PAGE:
The first half of 2000 has proved deadly for Mississippi's farms. According to Herb Willcutt, farm safety specialist at Mississippi State University in Starkville, Miss., there were eight tractor or agricultural machinery-related deaths in the state during the first six months of 2000. Six of these fatal accidents involved farm ponds in some way.
In addition to the tragic loss of eight adults in tractor-related accidents, and after a year with no farm-related fatalities among children under the age of 16, farming accidents have claimed the lives of two Mississippi youths this year.
In June, a Delta teenager was killed while helping his family check well pumps on their rice farm. The 13-year-old boy was reportedly electrocuted by a well pump when he either turned the pump on or off.
According to the county coroner investigating the incident, a mouse apparently chewed on a wire that leaned against the metal part of the box, dangerously shorting out the electric well pump.
A few weeks later, an 11-year-old Mississippian was hit by a hay trailer after falling from the back of the truck pulling the trailer. "The youth was seemingly unhurt until he lapsed into a coma, was taken to the hospital, and pronounced dead a short time later," says Willcutt.
Nationally, about 100 children younger than 20 years of age die of agricultural injuries on farms and ranches each year, with about one-half of these fatalities involving tractors. Another 33,000 children are injured each year in farming-related accidents in the United States, according to the National Children's Center for Rural and Agricultural Health and Safety.
In Mississippi, about a dozen people are killed each year in farming-related accidents. "Typically, we have 10 to 16 machinery-related deaths each year in Mississippi, with 45 percent of those involving tractor roll-overs. A majority of the time the tractors involved in fatal accidents are not equipped with a roll-over protective safety structure (ROPS) and a seat belt was not worn," says Willcutt.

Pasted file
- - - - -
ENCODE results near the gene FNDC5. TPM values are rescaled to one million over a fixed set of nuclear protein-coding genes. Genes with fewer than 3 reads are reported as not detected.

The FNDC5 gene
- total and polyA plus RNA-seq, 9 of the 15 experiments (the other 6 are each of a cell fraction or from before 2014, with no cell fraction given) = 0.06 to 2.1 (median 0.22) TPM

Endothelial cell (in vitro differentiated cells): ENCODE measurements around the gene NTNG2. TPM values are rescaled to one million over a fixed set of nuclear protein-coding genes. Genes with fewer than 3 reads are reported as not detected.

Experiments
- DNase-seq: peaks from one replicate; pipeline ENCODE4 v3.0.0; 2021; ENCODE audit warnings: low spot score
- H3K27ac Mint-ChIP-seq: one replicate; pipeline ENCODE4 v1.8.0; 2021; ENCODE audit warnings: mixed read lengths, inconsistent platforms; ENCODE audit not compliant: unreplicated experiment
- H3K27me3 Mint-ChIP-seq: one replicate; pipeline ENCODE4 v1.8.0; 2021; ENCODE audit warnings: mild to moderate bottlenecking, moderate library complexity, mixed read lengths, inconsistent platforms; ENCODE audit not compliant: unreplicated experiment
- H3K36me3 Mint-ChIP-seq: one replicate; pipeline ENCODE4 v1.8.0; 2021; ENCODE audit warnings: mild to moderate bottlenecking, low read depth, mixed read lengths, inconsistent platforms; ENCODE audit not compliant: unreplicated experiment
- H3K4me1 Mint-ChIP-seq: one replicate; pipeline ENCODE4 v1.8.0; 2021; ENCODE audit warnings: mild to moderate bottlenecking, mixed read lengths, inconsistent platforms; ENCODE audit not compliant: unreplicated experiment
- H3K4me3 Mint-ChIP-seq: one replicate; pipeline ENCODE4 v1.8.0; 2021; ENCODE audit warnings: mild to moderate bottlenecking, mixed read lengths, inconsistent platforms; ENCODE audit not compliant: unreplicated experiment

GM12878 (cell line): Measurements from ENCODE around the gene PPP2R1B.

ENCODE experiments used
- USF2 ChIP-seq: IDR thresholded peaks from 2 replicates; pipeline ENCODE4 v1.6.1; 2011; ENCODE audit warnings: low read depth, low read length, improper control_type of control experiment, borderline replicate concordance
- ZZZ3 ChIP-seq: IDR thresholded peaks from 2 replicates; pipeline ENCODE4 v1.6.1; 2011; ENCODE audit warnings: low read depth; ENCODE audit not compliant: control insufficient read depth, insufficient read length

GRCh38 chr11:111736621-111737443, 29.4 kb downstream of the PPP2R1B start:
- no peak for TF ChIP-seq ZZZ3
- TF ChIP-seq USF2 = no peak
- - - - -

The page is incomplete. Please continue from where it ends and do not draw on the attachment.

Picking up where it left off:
Tractor deaths in Mississippi account for more than 13 percent of all farm-related accidents. Of these, 45 percent are caused by roll-overs, 18 percent are run-overs, 10 percent are caused by rotary cutters or disks, and 6 percent are wrecks with automobiles. Agricultural accidents are also caused by fire, animals, hand and power tools, drownings, falls and electrocutions.
Most of these farm accidents occur between the hours of either noon to 4 p.m. or 4 p.m. to 8 p.m. The average farming accident usually involves a part-time farmer or rural resident and, in many cases, can be at least partly attributed to fatigue. "Often inexperienced operators are in a hurry and may be using older equipment that is poorly maintained and lacking safety equipment," Willcutt says.
"Some work can be monotonous and fatiguing, but not paying attention to your work can lead to accidents. Always realize that an arm, a leg, an eye, or even a life may be lost if you are not careful," he says.
The number of traumatic farm injuries involving very young children is frustrating to farm safety experts like Barbara Lee, director of the National Farm Medicine Center. "Having met with parents who have lost a child as a result of a farm injury, it is evident there can be long-term, negative consequences for the family. And as safety professionals, we often feel ineffective. We want to console parents on the loss of a child, but we cannot condone some of the decisions, such as allowing children on tractors, that may have led up to that death."
Nancy Brehm, agricultural safety specialist at the National Children's Center for Rural and Agricultural Health and Safety, offers the following tips to keeping young children safe on farms:
- Set up an area where children can play well-supervised away from the work site, with a physical barrier between play areas and work areas
- Always be aware that your children are continually changing in their growth and development.
- Be especially aware of young children during "crunch times" around the farm, such as harvest season.
The National Committee for Children Agricultural Injury Prevention has established guidelines for children living, or working on the farm.